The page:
CHANNEL 4’s ‘BLACKOUT’ Is An Eye-Opener!

By on 11 September, 2013


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I am sure that anyone who has a fascination with post-apocalyptic style movies or TV shows saw ‘Blackout‘ on Channel 4 this past Monday at 9pm.
 

Although not exactly based on a post-apocalyptic event, ‘Blackout‘ is a nail-biting, thriller docu-drama, which shows what state the country could face should there be a cyber attack on the national power grid.

Through the use of real footage filmed by UK citizens in previous blackout’s and fictional scenes, ‘Blackout‘ answers the question ‘What if?..’ – should there ever be a cyber attack on the National Power Grid and the reaction of the people living throughout the country.

What struck me the most while watching ‘Blackout‘ was the amount of people, up and down the country, who were reliant on the Government when such a crisis occurs. I am not sure whether it is the constant drivel being fed through the TV or the biased reporting of the Government in the news, but ‘Blackout‘ was a huge revelation about the vast amounts of people who presume the Government are the people to rely on in an event like this.
 

Filmed in a structure reminiscent of ‘Cloverfield‘, ‘Blackout‘ was a fascinating and thrilling journey through 7 days of no power and follows characters of different backgrounds as they join forces to support each other, or completely the opposite, when a few tins of beans remaining on a supermarket shelf turns in to a fight for survival.

The programme featured perspectives of different backgrounds and scenarios, which made the programme relevant for a wider audience. Characters were portrayed in one light and then aspects were later revealed in another. These included a self-sufficient man and his family, who later responds to violence in a fight for his life and a man, who had recently been released from jail under house arrest. The audience immediately involuntarily jump to conclusions about him and presume that he is going to take advantage of the situation, however this is later proved to not be the case.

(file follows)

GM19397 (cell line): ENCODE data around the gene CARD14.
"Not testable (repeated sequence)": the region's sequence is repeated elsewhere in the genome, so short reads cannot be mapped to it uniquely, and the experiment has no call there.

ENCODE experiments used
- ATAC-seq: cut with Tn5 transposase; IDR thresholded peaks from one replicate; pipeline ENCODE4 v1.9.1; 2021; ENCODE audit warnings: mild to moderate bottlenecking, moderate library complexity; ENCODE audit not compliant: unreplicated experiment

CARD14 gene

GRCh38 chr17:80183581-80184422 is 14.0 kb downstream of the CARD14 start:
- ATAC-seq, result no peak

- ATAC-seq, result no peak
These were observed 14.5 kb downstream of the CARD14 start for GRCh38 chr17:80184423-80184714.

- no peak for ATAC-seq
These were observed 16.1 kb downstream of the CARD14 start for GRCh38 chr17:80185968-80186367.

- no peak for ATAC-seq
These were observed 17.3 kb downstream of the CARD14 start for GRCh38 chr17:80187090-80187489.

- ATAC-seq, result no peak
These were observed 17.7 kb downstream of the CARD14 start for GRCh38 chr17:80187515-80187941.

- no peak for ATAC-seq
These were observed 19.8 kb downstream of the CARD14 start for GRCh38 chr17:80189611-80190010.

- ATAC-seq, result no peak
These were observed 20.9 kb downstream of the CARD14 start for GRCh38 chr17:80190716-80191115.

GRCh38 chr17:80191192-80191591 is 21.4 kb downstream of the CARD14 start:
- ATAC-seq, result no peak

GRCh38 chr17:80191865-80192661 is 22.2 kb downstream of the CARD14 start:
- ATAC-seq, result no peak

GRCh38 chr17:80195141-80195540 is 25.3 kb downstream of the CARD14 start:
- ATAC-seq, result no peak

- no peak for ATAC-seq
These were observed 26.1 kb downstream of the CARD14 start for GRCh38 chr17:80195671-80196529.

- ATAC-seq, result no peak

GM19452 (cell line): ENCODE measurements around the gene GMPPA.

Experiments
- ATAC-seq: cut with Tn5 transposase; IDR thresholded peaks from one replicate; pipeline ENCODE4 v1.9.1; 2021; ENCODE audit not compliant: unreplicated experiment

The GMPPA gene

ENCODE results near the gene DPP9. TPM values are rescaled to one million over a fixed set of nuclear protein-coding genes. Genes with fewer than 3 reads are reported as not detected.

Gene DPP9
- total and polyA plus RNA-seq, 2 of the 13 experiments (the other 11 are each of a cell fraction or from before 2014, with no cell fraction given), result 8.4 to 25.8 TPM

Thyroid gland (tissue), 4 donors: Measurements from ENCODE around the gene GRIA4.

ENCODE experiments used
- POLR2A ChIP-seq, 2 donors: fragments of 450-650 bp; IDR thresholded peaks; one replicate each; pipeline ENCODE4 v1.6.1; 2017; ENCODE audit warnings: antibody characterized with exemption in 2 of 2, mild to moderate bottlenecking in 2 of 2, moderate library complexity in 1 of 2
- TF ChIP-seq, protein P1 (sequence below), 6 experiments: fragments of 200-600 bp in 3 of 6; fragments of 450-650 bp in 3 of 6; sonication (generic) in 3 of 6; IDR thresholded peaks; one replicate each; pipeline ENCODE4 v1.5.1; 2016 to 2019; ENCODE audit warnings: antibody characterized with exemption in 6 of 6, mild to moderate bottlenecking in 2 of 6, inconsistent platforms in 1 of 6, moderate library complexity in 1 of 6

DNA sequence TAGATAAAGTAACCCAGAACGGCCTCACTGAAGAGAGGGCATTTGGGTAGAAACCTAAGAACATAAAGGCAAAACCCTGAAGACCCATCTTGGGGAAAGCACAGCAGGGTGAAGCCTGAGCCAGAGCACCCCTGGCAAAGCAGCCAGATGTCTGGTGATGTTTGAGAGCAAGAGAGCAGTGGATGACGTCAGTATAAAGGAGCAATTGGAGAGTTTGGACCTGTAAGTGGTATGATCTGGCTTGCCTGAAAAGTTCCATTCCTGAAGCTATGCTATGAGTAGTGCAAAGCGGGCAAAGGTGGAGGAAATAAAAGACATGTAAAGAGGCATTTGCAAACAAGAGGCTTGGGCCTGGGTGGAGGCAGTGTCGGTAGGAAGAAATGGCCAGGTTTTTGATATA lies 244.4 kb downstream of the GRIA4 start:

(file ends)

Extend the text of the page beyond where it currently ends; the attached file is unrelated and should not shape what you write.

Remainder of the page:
The purpose of this documentary could have more than one intention. The first being to raise awareness about how reliant people are on others, instead of being self-sufficient, the second being to help promote the war on terror, or to show how people immediately jump to conclusions because of the way scenarios like this are in real life.
 

Either way, ‘Blackout‘ was a brilliant, eye-opening docu-drama that is well worth a watch, especially if you are interested in things that go bump in the night.

 

Channel 4 have done it again!

 

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